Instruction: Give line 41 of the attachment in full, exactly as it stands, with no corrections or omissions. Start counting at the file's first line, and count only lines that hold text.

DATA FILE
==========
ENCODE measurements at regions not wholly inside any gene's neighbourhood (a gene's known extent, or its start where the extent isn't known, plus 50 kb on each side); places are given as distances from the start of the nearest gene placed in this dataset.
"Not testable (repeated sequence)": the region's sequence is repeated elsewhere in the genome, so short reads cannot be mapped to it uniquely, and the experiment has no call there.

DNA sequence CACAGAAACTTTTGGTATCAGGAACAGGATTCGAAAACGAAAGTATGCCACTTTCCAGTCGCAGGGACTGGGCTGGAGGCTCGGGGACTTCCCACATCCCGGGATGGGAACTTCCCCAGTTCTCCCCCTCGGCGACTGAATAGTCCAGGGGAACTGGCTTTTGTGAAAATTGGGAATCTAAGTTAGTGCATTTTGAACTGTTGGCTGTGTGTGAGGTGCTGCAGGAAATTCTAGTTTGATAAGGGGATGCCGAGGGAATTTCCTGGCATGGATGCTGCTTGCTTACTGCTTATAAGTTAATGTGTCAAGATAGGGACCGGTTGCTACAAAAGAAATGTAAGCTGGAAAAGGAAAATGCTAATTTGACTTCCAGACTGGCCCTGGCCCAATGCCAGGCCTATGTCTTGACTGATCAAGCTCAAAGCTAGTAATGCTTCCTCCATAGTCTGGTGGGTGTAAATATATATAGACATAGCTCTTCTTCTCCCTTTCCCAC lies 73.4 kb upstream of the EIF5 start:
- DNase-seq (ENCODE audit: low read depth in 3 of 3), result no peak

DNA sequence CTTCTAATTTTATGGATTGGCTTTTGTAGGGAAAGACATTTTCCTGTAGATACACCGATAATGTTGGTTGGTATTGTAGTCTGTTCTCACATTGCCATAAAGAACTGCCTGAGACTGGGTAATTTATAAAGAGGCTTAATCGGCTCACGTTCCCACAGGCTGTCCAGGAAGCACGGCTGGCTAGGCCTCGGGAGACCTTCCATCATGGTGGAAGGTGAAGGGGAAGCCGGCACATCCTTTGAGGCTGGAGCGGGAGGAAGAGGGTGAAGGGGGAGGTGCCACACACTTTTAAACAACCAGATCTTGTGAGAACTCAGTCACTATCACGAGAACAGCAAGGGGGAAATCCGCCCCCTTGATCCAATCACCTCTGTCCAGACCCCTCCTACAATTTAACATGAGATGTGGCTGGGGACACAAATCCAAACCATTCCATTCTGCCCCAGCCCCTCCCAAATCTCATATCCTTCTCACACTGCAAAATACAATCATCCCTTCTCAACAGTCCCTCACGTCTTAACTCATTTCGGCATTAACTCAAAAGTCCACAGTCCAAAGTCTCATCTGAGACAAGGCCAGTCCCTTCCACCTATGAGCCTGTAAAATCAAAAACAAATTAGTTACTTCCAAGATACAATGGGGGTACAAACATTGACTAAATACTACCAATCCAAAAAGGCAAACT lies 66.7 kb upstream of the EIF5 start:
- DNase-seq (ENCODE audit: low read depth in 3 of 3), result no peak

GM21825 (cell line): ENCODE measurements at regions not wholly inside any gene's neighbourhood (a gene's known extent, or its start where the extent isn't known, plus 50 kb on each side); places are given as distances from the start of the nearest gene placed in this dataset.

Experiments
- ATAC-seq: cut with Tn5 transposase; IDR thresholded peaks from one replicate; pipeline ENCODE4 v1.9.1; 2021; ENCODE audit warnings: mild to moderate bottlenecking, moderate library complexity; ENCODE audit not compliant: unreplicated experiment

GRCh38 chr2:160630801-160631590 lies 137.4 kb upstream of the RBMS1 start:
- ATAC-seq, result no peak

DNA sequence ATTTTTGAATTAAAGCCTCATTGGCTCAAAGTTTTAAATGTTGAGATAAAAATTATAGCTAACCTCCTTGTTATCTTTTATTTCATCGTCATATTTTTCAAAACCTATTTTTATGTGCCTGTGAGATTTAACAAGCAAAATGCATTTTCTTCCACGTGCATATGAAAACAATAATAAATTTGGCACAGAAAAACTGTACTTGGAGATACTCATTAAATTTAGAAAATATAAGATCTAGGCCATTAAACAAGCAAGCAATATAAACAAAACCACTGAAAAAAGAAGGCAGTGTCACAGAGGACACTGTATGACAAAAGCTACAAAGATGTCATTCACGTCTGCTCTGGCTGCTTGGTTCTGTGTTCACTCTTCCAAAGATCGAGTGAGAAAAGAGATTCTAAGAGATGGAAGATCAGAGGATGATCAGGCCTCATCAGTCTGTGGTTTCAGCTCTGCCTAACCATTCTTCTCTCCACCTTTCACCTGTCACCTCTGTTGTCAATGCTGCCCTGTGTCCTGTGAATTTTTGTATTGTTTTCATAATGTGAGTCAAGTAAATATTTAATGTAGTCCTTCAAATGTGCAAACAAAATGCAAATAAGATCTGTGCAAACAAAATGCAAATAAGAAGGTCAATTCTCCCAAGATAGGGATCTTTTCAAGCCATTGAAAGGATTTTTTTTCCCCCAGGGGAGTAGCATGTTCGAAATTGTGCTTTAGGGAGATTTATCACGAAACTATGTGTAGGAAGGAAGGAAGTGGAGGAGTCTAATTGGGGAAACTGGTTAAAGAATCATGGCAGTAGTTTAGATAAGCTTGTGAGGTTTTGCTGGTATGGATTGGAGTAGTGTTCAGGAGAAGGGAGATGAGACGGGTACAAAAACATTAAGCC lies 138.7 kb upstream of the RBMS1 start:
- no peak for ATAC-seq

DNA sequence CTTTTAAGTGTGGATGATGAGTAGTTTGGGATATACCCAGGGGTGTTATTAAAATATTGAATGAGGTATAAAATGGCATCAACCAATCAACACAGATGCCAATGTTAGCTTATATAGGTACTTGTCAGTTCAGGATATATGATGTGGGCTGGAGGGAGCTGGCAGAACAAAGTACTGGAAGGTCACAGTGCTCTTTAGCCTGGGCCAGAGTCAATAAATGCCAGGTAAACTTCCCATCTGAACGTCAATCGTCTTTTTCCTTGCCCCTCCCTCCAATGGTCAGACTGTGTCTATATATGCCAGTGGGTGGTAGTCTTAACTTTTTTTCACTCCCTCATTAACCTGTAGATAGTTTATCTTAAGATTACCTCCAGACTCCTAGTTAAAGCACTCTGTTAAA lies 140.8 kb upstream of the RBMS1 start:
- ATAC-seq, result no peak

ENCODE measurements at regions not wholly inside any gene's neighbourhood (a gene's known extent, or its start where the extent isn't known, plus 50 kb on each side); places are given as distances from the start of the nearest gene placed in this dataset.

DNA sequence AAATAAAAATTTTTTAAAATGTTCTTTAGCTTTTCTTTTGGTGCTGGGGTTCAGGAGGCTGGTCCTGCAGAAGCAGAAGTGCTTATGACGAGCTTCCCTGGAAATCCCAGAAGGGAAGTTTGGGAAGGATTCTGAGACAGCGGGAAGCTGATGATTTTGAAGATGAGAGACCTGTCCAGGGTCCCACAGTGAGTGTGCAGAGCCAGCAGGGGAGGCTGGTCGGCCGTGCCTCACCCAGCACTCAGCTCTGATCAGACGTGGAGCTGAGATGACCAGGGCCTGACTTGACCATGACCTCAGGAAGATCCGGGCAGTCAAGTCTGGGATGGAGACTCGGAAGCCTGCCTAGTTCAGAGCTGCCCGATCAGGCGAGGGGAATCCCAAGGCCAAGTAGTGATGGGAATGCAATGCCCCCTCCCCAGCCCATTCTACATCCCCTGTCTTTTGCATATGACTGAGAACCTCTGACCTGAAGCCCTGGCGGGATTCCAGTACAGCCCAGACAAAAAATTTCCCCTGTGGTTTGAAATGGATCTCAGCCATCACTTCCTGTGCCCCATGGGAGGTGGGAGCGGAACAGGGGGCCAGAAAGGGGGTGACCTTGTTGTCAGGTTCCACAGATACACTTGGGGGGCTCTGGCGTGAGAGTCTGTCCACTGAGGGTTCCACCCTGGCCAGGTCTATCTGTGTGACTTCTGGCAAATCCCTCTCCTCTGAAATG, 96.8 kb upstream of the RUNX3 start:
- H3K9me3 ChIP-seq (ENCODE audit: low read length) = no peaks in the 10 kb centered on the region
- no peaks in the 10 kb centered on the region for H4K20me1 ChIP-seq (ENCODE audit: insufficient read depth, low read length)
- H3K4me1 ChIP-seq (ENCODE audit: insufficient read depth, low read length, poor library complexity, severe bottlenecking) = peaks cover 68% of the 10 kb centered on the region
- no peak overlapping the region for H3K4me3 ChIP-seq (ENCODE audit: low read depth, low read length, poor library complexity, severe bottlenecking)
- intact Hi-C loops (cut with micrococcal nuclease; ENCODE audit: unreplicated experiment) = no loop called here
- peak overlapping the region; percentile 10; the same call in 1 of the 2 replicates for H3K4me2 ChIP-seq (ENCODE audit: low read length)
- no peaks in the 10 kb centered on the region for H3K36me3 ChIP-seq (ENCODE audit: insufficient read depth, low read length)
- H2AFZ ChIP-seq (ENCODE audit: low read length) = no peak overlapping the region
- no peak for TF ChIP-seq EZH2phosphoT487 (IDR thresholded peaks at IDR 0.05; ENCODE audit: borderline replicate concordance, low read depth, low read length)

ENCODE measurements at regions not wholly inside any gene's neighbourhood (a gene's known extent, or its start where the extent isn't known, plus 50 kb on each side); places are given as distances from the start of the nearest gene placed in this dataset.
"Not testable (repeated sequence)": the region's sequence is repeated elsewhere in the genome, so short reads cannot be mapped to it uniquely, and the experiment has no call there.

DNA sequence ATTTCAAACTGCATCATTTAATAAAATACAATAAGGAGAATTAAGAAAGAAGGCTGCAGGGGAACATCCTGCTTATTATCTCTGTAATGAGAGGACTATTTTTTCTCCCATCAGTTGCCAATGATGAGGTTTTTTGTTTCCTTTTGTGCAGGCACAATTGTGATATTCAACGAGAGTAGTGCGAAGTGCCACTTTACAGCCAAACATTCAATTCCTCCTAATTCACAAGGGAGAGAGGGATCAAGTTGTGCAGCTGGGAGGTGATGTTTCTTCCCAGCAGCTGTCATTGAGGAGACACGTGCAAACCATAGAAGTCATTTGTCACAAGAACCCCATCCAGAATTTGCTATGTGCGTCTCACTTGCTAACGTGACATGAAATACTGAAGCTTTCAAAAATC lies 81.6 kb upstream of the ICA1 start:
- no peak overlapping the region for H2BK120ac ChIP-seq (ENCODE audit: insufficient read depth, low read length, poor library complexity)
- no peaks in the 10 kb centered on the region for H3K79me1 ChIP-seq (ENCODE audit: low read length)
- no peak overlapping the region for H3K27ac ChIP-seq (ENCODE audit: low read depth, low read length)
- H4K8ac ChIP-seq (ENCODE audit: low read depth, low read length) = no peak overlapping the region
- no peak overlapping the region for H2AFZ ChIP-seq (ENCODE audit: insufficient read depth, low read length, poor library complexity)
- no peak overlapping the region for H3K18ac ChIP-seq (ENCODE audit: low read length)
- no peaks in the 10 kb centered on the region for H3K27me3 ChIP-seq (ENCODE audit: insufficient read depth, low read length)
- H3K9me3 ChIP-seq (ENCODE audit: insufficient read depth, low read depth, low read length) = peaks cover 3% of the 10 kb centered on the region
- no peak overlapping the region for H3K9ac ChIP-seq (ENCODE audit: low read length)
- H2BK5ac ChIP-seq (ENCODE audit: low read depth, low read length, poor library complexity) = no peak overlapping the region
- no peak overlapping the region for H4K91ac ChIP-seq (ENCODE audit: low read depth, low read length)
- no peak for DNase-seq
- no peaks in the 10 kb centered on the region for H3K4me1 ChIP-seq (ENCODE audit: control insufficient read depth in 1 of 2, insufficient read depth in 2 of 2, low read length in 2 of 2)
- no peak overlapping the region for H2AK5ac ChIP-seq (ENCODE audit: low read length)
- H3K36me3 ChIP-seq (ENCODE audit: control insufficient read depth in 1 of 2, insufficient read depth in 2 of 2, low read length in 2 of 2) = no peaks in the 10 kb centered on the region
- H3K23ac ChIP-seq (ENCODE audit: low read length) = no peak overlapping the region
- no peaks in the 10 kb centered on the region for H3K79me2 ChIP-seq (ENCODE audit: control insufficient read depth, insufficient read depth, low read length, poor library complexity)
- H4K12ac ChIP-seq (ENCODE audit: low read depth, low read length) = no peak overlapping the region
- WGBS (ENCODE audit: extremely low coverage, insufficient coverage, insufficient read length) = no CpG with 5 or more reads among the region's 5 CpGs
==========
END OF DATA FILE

- no peak for DNase-seq